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Robin Williams hitting road after heart surgery
LOS ANGELES (Reuters) - Comedian Robin Williams, recovering from heart surgery, will resume his "Weapons of Self-Destruction" stand-up tour in September, his representatives said on Wednesday.
Williams, 57, had to postpone the tour in early March after complaining of shortness of breath. He had surgery that month at the Cleveland Clinic in Ohio to replace his aortic valve, repair his mitral valve and correct an irregular heartbeat.
Williams, who got a transplanted cow heart valve in the operation, was scheduled to make his first major public appearance on Wednesday on CBS' "The Late Show with David Letterman."
"This little break has given me more energy than ever," Williams said in a statement. "Plus it's wonderful to have a cow valve ... if you don't mind the grazing, it's quite invigorating."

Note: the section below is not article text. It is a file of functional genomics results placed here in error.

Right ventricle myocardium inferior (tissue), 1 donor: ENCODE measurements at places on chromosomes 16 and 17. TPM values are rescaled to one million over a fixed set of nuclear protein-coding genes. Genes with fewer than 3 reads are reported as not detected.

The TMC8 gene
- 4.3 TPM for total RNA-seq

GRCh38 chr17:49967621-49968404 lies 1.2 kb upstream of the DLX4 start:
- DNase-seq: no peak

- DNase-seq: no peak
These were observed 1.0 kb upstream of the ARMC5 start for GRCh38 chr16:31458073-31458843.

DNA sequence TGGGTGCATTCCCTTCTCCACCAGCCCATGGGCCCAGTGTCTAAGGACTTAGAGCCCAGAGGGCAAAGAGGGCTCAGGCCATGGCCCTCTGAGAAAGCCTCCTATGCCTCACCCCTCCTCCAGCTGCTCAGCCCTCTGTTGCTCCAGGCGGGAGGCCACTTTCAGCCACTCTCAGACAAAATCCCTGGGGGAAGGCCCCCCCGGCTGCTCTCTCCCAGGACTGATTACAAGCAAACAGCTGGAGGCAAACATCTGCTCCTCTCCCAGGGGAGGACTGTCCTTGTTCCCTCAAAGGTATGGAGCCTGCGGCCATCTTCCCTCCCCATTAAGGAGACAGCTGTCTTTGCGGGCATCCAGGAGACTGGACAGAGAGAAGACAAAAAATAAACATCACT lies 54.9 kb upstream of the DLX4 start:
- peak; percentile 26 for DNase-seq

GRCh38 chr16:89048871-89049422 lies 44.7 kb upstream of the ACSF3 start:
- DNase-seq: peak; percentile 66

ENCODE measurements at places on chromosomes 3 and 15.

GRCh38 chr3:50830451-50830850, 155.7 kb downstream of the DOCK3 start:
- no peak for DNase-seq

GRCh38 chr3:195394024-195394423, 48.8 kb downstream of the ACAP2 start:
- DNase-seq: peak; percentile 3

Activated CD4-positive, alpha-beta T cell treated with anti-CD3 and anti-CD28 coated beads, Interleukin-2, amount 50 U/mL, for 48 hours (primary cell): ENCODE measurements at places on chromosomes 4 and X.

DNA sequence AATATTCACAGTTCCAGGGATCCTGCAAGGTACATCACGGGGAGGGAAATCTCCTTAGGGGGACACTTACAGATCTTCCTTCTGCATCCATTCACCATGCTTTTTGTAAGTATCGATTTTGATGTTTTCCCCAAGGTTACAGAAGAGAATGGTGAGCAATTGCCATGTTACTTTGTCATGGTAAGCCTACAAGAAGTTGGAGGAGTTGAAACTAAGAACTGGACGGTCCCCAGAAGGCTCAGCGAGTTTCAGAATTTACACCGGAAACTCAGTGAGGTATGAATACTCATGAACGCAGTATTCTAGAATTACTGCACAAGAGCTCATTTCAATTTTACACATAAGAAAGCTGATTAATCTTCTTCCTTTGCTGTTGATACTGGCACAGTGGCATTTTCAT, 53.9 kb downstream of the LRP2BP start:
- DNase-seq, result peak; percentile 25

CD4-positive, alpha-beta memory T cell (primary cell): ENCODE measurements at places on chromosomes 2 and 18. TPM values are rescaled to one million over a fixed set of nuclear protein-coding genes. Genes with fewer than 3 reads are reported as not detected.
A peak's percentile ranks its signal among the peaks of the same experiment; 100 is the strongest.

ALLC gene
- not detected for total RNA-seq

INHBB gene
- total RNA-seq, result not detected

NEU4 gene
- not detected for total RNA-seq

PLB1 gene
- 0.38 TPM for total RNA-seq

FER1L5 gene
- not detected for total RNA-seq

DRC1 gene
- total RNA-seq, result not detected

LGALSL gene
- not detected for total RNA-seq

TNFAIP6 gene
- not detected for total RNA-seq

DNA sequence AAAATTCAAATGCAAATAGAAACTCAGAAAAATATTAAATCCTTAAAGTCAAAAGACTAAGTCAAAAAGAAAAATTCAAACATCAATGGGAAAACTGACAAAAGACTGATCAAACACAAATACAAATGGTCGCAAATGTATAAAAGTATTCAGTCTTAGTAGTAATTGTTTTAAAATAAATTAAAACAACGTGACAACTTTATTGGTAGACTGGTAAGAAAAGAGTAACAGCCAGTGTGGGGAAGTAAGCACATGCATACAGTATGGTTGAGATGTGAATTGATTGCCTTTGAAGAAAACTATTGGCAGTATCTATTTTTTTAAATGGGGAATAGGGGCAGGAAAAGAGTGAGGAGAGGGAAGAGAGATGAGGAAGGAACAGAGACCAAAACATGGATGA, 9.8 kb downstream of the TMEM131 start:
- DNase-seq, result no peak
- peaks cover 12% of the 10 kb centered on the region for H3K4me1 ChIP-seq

Replacing a faulty aortic valve with a valve from a cow is a common method of treating the heart ailment.
Williams, known for his manic stand-up routine steeped in wacky accents and improvisation, will resume his tour on September 30 in Bloomington, Indiana.
The resumed tour has 29 dates, including stops in Atlanta, Detroit and Washington. It ends November 28 in Atlantic City.
Williams won an Oscar for his supporting role as a psychologist in the 1997 drama "Good Will Hunting." He will reprise his role as the late U.S. President Theodore Roosevelt in the comedy sequel "Night at the Museum: Battle of the Smithsonian" that opens on May 22.
(Reporting by Alex Dobuzinskis: Editing by Dean Goodman and John O'Callaghan)